Lots of people do this, on the PCT and other trails. My own wife is a bit too sane to want to hike continuously, but she's trained to hike hard and joined me on stretches where --- surprisingly perhaps (not the typical experience) she's come very quickly up to speed and fit right in.
I think the big issue for couples of any sort (a pair of friends or a committed couple) is to decide what to do if one of the pair wants or needs to leave the trail. Will both leave then, or will just one?
I recommend that whichever you *think* you'll want to do that you make gear selections to be as independent as possible. Think of yourselves as two independent hikers who choose to hike together, rather than as being joined at the hip. Even if both of you stay together continually, you might find that you want to walk apart for significant chunks of the day; my wife and I do that, and I feel better knowing that she is (and I am) "self-contained".
On the PCT I was acquainted with a nice couple in their 50's (I would guess, my age range too). A few hundred miles in she had had enough and opted to go home. He continued on --- with a 2-person tent, large cook pot, that sort of thing.
OTOH, on the AT a very young couple was looking to replace their really old and sketchy tent. After looking over my tarptent contrail --- a fairly spacious solo tent --- they bought one of those, rather than going for a bigger, heavier two-person tent. And they seemed happy in that, though of course on the AT you can sleep in shelters a lot; still, I saw them in that tent several times thereafter.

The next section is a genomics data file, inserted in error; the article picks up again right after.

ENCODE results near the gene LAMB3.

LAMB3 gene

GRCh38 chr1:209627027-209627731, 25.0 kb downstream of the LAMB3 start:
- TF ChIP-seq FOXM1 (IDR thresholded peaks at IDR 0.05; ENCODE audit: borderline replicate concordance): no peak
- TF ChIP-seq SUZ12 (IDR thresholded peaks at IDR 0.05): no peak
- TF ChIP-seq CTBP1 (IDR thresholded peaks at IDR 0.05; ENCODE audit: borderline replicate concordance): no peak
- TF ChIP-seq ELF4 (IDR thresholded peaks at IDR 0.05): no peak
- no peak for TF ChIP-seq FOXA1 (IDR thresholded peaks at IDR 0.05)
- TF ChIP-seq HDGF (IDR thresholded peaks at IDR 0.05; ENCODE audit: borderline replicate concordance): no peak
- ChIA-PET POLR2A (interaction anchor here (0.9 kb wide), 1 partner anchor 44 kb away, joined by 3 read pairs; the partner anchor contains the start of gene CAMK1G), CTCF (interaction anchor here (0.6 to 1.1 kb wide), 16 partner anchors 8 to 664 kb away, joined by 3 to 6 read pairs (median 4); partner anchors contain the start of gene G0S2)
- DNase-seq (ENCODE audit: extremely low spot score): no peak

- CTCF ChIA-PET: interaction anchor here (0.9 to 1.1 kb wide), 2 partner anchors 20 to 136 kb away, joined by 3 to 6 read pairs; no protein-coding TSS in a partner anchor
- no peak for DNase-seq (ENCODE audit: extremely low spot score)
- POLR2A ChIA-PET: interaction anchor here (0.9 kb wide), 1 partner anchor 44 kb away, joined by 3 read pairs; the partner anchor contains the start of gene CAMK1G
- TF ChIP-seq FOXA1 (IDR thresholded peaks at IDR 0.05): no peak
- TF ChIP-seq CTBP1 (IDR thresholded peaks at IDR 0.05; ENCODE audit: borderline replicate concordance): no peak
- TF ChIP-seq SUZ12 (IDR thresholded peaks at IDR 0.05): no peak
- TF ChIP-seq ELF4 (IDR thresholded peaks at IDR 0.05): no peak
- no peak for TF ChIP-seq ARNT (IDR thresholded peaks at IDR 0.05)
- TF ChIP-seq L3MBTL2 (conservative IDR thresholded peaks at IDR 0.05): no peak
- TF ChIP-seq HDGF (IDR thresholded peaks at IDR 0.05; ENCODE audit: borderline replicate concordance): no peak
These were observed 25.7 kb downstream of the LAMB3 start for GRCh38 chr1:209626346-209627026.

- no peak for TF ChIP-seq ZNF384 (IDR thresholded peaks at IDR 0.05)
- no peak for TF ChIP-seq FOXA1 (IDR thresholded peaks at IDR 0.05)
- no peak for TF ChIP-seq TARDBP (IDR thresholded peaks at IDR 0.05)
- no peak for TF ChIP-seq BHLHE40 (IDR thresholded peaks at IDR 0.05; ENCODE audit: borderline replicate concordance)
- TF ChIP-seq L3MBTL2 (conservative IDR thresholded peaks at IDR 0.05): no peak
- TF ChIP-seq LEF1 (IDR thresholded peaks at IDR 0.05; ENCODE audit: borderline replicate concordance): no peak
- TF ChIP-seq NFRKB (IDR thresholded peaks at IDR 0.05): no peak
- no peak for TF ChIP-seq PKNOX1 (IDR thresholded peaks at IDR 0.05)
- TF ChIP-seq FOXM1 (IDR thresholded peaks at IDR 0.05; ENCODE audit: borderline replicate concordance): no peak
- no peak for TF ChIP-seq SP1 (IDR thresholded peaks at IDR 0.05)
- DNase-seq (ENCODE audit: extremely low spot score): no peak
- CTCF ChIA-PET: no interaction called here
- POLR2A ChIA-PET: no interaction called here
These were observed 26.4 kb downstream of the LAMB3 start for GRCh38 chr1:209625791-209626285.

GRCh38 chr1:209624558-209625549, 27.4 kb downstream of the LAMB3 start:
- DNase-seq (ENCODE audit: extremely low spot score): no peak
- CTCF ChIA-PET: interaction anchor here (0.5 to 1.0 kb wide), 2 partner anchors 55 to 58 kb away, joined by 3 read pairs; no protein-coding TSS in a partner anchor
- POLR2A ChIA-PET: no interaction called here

Bottom line though, think at least tentatively about what you'll do if one leaves the trail and talk that out.
As far as one partner needing convincing to do this --- I think that the best convincing would be to go out together on a long-ish hike, at least 50 miles, talk about it on the hike. There are so many factors, just in terms of where you are in life --- jobs, finances, pets, family, friends, other opportunities, that even if you both would be happy living like hobos for months, it might nevertheless cause too much stress. I was fortunate that my wife was clearly against doing it, so there wasn't any temptation to try to push her into something she didn't want to. The successful couples that I've met (and a good few of those) *both* of them seemed to both do very well on the trail, seemed to thrive on the experience.